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BirdsEye View

square wallet, coin card, brett king and payments channels

Brett King, of Bank 1.0, 2.0 etc. fame, recently blogged about the demise of Square Wallet and prophesized about other products that captured some buzz in the payments space in recent months.  I thought his comments were spot-on, and wanted to share some of them with you, adding my own "color" to the mix.

 

Mr. King's thesis is summarized in one key sentence from the blog, with which I agree wholeheartedly:  "The value of the Square Wallet experience versus the card swipe wasn't enough of an improvement to warrant a behavioral shift in payments."

 

The conversations I hear at our forums about payments revolve around incremental improvement of pure functionality and do not focus on achieving a meaningful change in the overall customer experience.

 

King continues,  "Google wallet has faced a similar hurdle.  Shoving a plastic card proxy in a mobile wallet is not enough.  Offering me an iteration on swiping card, or offering me a better card proxy doesn't change my behavior".

 

King cites Starbucks as a successful behavior change model.  "Starbucks, who theoretically was going to be Square's next big break as a US retail partner, hasn't ended up rolling out Square across North America because their own solution to the mobile payments problem has been far more successful at changing behavior than Square Wallet's approach.

 

Today 10 million customers use Starbucks' mobile payment and loyalty app program with more than 5 million transactions every week in the US.  This has resulted in billions of dollars of funds deposited onto Starbucks cards (or their app) annually and Starbucks claiming they made $1billion in margin just off mobile payments alone last year. But the Starbucks App offers a more compelling reason to switch payment behavior then just a bar code/app triggered payment.

 

The Starbucks app, while allowing a frictionless in-store payment, also rewards loyalty, provides access to free deals in-store (like music and app downloads), and has a regular enough use case that if you frequent Starbucks it is an easy enough adjustment to make.  The value exchange or trade-off is clear.  Your coffee doesn't cost you any more.  In fact, most probably it will cost you less over time, but while you're standing in line waiting Starbucks is engaging you with other elements via the app and giving you a number of strong incentives to use it.

 

The key is that Starbucks' mobile app value exchange is part of an overall brand engagement model, and not just about the payment. This is where the future of payments behavioral shift lies - in engagement.  There needs to be more incentive than just an easier payment, because the current payment models aren't that significantly broken in-store."

 

King concludes:  "Engagement is the future of the day-to-day payment experience for merchants, issuers and banks... The likes of Square and Coin Card are not trying to solve the engagement problem, they were/are trying to solve a payments friction problem - a problem that realistically isn't bad enough to warrant a behavioral change for most consumers."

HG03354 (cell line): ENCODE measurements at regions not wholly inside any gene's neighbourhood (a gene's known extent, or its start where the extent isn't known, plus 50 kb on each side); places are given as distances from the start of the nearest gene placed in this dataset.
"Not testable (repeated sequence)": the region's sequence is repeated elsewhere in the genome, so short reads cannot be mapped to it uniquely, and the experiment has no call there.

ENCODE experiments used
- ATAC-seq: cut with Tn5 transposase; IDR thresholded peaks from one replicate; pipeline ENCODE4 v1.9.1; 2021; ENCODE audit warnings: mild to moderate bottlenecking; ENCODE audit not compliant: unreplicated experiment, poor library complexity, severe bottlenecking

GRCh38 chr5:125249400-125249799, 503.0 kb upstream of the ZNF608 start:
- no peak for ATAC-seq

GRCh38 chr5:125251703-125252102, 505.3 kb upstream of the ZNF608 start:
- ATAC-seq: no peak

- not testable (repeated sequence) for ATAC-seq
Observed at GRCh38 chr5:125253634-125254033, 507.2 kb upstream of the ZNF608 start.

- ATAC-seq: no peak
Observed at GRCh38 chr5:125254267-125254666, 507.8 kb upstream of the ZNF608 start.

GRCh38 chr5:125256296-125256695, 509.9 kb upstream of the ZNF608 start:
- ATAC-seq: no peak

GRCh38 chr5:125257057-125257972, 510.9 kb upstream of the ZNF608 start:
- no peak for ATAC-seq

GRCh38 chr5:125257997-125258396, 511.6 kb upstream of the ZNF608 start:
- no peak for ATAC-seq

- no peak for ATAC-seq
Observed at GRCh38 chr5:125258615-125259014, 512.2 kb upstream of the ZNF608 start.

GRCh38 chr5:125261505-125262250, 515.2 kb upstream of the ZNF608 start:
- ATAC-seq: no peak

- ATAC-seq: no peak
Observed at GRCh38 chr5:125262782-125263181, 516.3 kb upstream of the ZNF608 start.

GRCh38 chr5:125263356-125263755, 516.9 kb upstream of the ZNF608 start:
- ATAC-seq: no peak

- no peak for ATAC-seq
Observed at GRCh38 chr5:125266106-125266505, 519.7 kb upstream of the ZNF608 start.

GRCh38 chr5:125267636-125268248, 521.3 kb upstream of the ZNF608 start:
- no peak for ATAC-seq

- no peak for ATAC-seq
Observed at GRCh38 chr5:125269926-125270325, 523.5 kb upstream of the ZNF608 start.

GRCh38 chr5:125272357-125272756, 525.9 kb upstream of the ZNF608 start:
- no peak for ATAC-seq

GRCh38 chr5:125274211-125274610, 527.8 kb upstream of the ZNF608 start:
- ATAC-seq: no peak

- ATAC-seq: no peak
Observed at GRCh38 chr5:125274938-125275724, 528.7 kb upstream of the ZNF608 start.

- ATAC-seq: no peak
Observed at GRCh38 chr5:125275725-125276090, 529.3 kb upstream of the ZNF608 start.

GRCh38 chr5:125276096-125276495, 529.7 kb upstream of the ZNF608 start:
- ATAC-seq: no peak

Wise words...  For years brands such as Wells Fargo, Frost and Umpqua were touted as examples of banks that focus on the experience.  As we transition to different payments channels we need to reevaluate the implications on our customers' experience and solve for customer engagement in a different way.

 

Starbucks gives you many reasons to use their app, including music downloads and other content that has nothing to do with coffee and has everything to do with the brand.  Any bank in  the US, large or small, can shoot for the same goal and achieve it IF their brand experience is crisply defined and the app is designed to achieve that very experience on the customer's terms, while providing value-add well beyond the functionality itself.

 

Case in point:  credit cards have now proliferated way beyond the traditional plastic and into stainless steel and even titanium.  While durability is a factor, many customers simply like the feel of the card, its strength and smoothness.  So they take it out of the wallet first.  This tactile experience has nothing to do with payments - and everything to do with the customer experience.  It's also a perfect example of an edge that any bank, regardless to size, can achieve.  I believe community banks are waiting for their larger brethren to innovate and then be "quick followers."  Whereas, in my opinion, they can and should work with innovators outside our business to give their customers a valid reason to change their behavior and utilize their bank's self-service channels.  It wouldn't be prohibitively expensive in many cases, and it's a space where creativity rather than muscle can make all the difference.

 

Phone apps have changed the world.  They have brought back incredible specialization, a move away from aggregation.  Apps are incredibly specific; for example, there's one just for pastry shops in Paris.  The person who initiated it used this app as a launching pad to a host of apps, all highly specialized.  He found his niche and started playing in it.  You should do the same. Become digitally relevant.  Start small and give it a try; see how customers react and modify until you hit it right.  Even a specific feature such as the ability of the customer to turn a card on and off can make a meaningful impact on customer behavior and bank selection.   There is no need to over-engineer the product.  Make it simple and they shall come!

 

By improving the customer's entire experience in creative and innovative ways, community banks can provide incentives for consumer's to interface with them again and again.